“My first impression of the Hannah family was they are seasoned veterans who understand the business very well, not just how business was done 20 years ago, but how it’s done today,” he says. “And we can trust they’re shooting straight with us, that there’s no gamesmanship being played.”
That’s exactly how Larson approached a problem he discovered several years ago: When Larson arrived, Dick Hannah’s charge-back rate stood at 20 percent. It’s fallen to 9 percent since, but there was one hiccup a couple years ago.
“What we found were the credit unions were remarketing to our customers,” Larson explains, noting that in the Idaho, Oregon and Washington markets, credit unions finance 53 percent of auto deals.
But instead of battling it out with the credit unions, Larson employed a policy that allowed them to get the first crack at deals involving their members. If they can’t offer an acceptable rate, Larson’s team takes over. “One of the reasons I think we have a good relationship with them is because we look at them as a trusted business partner,” Fulk says. “And when I say trusted business partner, I mean they treat the customer fairly and they treat the lending relationship with us fairly.”
Out of the Limelight
Larson will be adding a new job to his list of duties on Dec. 1. That’s when the group officially opens up the first two Allstate property-casualty agencies slated for all 13 of the group’s showrooms. Larson will also oversee the 30 to 40 people who will man the offices. It’s a lot of work for an in-house F&I director, but he wouldn’t have it any other way.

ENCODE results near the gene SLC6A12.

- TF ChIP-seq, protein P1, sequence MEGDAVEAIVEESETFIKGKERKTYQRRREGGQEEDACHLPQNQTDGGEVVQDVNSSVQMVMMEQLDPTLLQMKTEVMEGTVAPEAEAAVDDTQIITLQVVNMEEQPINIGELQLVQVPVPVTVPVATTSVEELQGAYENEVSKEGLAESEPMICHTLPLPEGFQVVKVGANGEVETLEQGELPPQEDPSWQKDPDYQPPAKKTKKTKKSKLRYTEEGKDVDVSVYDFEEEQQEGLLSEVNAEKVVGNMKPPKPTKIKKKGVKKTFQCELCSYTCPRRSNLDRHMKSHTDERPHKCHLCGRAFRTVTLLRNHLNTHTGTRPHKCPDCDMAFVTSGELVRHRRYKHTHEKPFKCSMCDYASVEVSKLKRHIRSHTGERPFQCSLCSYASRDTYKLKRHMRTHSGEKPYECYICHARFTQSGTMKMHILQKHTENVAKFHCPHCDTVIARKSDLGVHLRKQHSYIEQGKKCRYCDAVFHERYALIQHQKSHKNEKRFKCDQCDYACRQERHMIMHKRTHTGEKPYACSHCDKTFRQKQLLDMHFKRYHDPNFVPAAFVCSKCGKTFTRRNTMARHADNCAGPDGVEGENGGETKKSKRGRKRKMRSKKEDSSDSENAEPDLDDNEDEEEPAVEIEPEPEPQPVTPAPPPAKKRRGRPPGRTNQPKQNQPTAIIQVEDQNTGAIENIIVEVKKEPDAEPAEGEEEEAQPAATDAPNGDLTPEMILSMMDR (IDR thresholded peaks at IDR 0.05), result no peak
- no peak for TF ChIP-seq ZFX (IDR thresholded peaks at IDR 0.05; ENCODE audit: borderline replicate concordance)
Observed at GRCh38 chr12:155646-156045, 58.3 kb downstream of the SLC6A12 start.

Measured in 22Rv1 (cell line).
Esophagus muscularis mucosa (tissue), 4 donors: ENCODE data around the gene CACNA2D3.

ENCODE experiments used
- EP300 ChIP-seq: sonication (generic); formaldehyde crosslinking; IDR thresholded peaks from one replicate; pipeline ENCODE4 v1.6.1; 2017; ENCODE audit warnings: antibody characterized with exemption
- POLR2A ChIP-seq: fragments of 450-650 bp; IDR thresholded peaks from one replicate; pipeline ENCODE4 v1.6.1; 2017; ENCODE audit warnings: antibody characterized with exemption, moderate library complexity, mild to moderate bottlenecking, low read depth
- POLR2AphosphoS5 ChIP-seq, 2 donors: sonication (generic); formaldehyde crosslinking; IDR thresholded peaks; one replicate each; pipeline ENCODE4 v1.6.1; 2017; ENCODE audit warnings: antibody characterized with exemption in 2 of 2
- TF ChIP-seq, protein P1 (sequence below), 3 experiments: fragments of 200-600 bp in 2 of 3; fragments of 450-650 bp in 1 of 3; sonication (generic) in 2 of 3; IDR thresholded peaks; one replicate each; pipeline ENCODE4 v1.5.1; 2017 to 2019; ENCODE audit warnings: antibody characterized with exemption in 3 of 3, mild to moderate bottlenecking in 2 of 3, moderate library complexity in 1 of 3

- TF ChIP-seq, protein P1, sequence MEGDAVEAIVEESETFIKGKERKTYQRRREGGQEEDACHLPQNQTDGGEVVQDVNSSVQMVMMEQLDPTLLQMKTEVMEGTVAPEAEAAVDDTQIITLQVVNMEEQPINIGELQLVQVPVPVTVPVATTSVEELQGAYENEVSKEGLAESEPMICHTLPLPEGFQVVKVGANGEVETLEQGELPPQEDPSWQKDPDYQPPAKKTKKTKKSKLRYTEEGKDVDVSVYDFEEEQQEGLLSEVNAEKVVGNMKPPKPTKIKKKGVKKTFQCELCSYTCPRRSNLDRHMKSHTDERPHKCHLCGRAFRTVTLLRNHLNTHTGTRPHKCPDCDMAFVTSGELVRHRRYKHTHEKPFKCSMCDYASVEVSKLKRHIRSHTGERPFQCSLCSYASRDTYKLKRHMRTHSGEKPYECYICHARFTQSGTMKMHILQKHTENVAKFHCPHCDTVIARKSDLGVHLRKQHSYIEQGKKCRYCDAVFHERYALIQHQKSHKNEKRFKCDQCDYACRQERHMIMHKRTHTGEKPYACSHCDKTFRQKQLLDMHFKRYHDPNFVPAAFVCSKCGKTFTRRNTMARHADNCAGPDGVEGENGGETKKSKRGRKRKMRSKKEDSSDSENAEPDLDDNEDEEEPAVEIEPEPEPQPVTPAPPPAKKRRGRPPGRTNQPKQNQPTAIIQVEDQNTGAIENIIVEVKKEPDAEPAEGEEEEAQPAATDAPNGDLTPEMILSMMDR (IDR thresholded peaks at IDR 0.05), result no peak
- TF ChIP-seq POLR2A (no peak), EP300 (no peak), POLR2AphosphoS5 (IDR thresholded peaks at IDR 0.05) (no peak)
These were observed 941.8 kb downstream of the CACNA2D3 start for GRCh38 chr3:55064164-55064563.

“The Hannahs are really good business people that could be in any business, frankly,” he adds. “They’re not car people, they’re just good business people who want to do business the right way.”
Charlie Robinson, president and COO of Resource Automotive — the sponsor of this year’s F&I Dealer of the Year award — is well aware of the group’s reputation. “This is a well-deserved honor for an operation that is known throughout the industry for doing things right,” he says.
When told of Jason’s refusal to bask in the moment, Grigar wasn’t surprised. She says she was met with the same reaction when the university wanted to present Jason and his sister with the school’s Heritage Award. Jason went fishing and asked his sister and his father to accept the award.
“It’s a very successful business, but he’s not one to brag too much about it,” she says. “I just adore him and Jennifer. He’s the risk-taker, someone who sees something and goes, ‘How can I make that work?’ Jennifer is the practical one, the one going, ‘Let’s see what that’s going to cost.’ They’re the perfect duo.”